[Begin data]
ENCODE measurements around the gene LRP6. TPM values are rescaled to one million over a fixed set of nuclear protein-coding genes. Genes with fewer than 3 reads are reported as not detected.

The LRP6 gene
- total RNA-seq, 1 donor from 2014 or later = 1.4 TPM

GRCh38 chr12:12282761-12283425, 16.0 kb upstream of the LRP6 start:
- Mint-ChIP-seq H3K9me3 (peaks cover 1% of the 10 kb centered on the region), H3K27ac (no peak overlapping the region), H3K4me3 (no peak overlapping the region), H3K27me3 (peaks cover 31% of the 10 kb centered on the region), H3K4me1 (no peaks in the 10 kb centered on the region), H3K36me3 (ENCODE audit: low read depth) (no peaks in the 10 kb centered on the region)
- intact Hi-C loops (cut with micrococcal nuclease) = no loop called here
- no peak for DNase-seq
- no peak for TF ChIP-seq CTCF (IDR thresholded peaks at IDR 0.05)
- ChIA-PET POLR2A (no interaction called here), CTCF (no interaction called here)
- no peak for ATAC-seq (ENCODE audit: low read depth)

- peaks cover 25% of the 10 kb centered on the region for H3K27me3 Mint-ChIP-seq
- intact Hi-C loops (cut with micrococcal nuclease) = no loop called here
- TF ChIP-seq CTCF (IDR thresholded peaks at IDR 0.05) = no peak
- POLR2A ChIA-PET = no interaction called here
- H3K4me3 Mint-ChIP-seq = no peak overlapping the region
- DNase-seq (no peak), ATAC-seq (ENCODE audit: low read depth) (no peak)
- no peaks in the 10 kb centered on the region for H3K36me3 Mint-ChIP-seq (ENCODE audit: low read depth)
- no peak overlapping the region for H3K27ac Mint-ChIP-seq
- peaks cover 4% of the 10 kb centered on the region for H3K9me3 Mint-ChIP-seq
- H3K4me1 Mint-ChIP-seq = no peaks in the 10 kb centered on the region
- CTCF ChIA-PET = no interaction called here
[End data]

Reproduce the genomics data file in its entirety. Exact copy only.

ENCODE measurements around the gene LRP6. TPM values are rescaled to one million over a fixed set of nuclear protein-coding genes. Genes with fewer than 3 reads are reported as not detected.

The LRP6 gene
- total RNA-seq, 1 donor from 2014 or later = 1.4 TPM

GRCh38 chr12:12282761-12283425, 16.0 kb upstream of the LRP6 start:
- Mint-ChIP-seq H3K9me3 (peaks cover 1% of the 10 kb centered on the region), H3K27ac (no peak overlapping the region), H3K4me3 (no peak overlapping the region), H3K27me3 (peaks cover 31% of the 10 kb centered on the region), H3K4me1 (no peaks in the 10 kb centered on the region), H3K36me3 (ENCODE audit: low read depth) (no peaks in the 10 kb centered on the region)
- intact Hi-C loops (cut with micrococcal nuclease) = no loop called here
- no peak for DNase-seq
- no peak for TF ChIP-seq CTCF (IDR thresholded peaks at IDR 0.05)
- ChIA-PET POLR2A (no interaction called here), CTCF (no interaction called here)
- no peak for ATAC-seq (ENCODE audit: low read depth)

- peaks cover 25% of the 10 kb centered on the region for H3K27me3 Mint-ChIP-seq
- intact Hi-C loops (cut with micrococcal nuclease) = no loop called here
- TF ChIP-seq CTCF (IDR thresholded peaks at IDR 0.05) = no peak
- POLR2A ChIA-PET = no interaction called here
- H3K4me3 Mint-ChIP-seq = no peak overlapping the region
- DNase-seq (no peak), ATAC-seq (ENCODE audit: low read depth) (no peak)
- no peaks in the 10 kb centered on the region for H3K36me3 Mint-ChIP-seq (ENCODE audit: low read depth)
- no peak overlapping the region for H3K27ac Mint-ChIP-seq
- peaks cover 4% of the 10 kb centered on the region for H3K9me3 Mint-ChIP-seq
- H3K4me1 Mint-ChIP-seq = no peaks in the 10 kb centered on the region
- CTCF ChIA-PET = no interaction called here